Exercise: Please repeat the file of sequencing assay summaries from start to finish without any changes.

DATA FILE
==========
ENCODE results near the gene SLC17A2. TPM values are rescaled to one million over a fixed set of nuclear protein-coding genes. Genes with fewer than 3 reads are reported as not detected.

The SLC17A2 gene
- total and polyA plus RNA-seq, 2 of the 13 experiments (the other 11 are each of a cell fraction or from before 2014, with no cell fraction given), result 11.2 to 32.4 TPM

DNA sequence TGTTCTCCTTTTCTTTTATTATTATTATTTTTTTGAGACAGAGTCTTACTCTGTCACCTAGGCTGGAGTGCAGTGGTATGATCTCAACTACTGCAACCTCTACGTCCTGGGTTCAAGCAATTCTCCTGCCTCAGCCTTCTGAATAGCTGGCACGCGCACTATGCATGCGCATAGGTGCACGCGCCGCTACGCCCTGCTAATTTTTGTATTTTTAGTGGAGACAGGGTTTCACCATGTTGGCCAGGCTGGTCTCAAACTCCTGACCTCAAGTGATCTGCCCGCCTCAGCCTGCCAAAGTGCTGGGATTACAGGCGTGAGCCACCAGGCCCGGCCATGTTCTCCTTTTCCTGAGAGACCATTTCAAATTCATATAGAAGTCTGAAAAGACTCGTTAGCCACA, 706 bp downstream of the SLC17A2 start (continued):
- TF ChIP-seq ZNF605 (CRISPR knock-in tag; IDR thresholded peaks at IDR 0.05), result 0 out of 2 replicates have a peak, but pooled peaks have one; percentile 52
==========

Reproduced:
ENCODE results near the gene SLC17A2. TPM values are rescaled to one million over a fixed set of nuclear protein-coding genes. Genes with fewer than 3 reads are reported as not detected.

The SLC17A2 gene
- total and polyA plus RNA-seq, 2 of the 13 experiments (the other 11 are each of a cell fraction or from before 2014, with no cell fraction given), result 11.2 to 32.4 TPM

DNA sequence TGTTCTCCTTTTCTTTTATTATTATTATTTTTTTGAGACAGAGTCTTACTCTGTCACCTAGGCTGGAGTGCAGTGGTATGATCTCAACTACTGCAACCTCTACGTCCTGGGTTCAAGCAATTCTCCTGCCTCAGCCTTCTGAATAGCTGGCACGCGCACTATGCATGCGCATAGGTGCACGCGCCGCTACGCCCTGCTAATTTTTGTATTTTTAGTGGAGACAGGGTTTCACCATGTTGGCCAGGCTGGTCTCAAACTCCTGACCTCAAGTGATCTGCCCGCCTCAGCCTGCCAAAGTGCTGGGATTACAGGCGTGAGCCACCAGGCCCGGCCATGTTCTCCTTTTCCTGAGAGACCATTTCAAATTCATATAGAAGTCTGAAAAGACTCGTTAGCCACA, 706 bp downstream of the SLC17A2 start (continued):
- TF ChIP-seq ZNF605 (CRISPR knock-in tag; IDR thresholded peaks at IDR 0.05), result 0 out of 2 replicates have a peak, but pooled peaks have one; percentile 52